June 02, 2003

The buckstopper: or why it’s not always a good idea to pass the shit downwards

If you’re a developer, or a designer, you’ll probably know exactly what I’m about to write about. But don’t, for the love of clicks, let that stop you reading. Prepare to nod your head sagely as I relate a tale of woe, gnashing of teeth, and breakdown in communication.

Are you ready? Then I’ll begin.

Developers and designers are the very cogs of most of the IT industry. They build stuff. They don’t write documents on how to build stuff (in fact most developers/coders are renowned for never documenting what they do). They’re usually crap at selling stuff. God knows they don’t test stuff. And if there’s any management going on in their part of the multiverse, they will try to remain blissfully unaware of it. What they do is build. They create. They get their hands dirty, they push buttons, scan pictures, shove pixels, and recompile all day long. And they generally like being surrounded by like-minded creators (cf. management, above).

They’re often referred to as resources. Wait a minute. Let me rephrase that: we’re often referred to as resources. See? I’m one. I’m guessing, you’re one. Or perhaps you were one, and now you’re middle-management. That’s OK. There’s a little creator in all of us, struggling to get out (there’s some thought that accountants have managed to completely restrain theirs with leather strap, but no conclusive proof).

Right. Resources. That’s a really cool word to describe us. And it’s also, if you think about it, somewhat derogatory. So don’t think about it too much. Think creators instead.

And here lies the rub. Actually, it’s not so much a rub, as a shit cascade. It doesn’t always happen, but I’ve seen it happen often enough that I’ve spoken about it to other creators on occasion, and mulled it over in my head. Now I’m writing it down.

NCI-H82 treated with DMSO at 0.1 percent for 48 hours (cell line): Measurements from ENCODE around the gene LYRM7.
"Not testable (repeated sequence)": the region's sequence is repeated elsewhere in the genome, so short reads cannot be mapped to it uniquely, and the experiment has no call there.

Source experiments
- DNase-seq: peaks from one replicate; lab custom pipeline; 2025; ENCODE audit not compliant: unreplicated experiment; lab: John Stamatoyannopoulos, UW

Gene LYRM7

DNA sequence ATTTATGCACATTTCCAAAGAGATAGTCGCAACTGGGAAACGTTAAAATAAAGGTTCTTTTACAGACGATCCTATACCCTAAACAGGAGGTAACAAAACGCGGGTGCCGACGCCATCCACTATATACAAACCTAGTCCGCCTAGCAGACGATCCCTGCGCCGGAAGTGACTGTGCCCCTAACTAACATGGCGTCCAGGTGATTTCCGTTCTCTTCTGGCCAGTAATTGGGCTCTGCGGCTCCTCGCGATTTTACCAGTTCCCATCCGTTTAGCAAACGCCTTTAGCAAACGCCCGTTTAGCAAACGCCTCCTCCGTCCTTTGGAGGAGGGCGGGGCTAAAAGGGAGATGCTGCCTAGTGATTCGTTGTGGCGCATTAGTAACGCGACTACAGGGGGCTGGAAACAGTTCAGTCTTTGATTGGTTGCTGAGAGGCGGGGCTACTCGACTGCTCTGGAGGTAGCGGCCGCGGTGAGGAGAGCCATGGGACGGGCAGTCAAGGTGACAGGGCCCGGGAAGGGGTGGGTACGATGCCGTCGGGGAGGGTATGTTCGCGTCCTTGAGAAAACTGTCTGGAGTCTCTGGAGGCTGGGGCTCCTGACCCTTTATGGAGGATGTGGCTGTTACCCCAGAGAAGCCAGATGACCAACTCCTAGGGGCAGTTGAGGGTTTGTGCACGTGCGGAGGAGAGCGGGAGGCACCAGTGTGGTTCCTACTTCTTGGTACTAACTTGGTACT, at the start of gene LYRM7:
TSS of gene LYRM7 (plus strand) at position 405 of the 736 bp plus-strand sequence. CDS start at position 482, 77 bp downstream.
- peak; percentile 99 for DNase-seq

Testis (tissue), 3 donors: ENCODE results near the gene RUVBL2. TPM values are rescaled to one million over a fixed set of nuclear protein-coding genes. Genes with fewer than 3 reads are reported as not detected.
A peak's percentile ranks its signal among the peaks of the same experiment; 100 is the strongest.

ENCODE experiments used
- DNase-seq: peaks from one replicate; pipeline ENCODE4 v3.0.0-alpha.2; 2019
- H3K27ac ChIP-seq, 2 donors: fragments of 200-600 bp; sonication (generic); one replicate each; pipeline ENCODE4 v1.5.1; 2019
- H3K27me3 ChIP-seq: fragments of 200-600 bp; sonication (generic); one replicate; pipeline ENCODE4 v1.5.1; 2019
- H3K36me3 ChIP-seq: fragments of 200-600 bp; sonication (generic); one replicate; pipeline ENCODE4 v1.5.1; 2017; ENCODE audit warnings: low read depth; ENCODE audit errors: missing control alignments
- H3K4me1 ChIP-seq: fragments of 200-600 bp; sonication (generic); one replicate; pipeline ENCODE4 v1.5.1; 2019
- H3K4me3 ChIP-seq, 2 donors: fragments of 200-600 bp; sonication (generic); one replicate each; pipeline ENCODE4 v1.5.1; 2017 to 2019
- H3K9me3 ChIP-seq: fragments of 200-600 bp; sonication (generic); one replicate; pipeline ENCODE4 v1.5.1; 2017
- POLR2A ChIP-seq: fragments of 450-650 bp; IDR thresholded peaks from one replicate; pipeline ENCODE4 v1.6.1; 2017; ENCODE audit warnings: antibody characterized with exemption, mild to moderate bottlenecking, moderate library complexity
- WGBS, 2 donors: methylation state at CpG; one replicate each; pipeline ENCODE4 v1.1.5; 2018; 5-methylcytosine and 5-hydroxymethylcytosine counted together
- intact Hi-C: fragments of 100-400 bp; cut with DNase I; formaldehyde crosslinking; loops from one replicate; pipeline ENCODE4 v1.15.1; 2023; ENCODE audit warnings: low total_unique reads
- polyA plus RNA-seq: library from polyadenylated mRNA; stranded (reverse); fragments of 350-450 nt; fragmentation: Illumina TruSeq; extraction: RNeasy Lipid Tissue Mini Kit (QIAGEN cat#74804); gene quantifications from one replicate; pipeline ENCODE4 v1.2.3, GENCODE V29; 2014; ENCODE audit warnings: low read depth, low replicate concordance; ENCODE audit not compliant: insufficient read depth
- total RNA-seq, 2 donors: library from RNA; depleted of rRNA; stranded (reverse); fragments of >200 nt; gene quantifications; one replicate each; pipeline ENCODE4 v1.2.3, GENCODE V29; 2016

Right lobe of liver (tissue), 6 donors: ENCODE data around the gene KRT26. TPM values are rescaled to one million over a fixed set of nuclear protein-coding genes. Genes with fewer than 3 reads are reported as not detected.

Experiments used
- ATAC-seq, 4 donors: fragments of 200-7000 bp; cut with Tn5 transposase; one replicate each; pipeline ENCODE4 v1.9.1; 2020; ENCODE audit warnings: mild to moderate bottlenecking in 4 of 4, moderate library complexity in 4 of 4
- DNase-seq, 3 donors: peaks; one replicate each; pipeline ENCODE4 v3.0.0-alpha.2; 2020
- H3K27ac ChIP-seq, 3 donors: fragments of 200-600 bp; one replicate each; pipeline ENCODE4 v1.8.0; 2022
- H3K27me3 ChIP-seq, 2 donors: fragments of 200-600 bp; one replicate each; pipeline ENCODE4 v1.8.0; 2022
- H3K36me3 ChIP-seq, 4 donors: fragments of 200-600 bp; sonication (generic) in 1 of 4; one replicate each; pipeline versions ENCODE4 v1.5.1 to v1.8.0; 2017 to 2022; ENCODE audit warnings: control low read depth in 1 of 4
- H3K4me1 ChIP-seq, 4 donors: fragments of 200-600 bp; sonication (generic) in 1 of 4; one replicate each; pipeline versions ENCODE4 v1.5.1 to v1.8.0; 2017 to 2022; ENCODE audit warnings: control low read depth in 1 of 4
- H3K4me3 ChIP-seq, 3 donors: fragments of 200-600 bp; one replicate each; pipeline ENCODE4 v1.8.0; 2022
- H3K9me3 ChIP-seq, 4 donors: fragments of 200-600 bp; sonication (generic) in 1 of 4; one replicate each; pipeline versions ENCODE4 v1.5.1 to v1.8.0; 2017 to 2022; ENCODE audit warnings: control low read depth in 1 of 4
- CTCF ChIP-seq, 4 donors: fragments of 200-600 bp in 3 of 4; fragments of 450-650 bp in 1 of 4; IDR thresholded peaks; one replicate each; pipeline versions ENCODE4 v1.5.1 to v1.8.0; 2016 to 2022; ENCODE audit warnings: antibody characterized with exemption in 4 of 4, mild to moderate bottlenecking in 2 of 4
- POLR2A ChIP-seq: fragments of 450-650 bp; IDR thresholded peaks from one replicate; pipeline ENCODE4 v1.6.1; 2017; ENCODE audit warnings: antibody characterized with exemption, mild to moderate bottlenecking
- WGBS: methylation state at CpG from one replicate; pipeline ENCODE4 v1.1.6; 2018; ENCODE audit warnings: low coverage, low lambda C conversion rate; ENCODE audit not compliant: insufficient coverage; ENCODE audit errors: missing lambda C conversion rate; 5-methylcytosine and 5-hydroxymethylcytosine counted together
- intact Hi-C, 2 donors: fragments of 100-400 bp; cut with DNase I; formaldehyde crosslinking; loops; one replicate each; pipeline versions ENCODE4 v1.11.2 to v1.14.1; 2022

In the beginning there was the client. And the client saw the project. And the client became unhappy.

Despite what you may have been led to believe, somehow the world continues to exist when this happens. The reasons for the client’s unhappiness can range from the very genuine lack of delivery of a product or service, all the way up to simple, universal incompetence on the client’s part. But wads of cash (or even wads of promised cash) seem to act as eau de capable. They mask the stench of insecurity masquerading as righteous indignation, and waft the cascade on its way.

The client will communicate their unhappiness to the person in the account liaison position. This person is usually someone who is just like a salesperson – with the distinction that he hasn’t sold his soul to Satan, he’s leased it out. Also, they tend to be good looking. Clients don’t like dealing with ugly people.

Now, the account liaison person will communicate the client’s concerns to the project manager. Note the delicate use of the euphemism communicate. In reality, this communication will be of the sort used by Chicken Little. Panic will set in. Not, however, in the resource’s world. They’re creating. But above them, storm clouds of client management angst have begun to gather.

The project manager will now approach the appropriate resource or resources, and the problem will be… communicated to them.

At this point, let us freeze-frame, step back from the scene some may find all to familiar, and consider the trousers of possibility.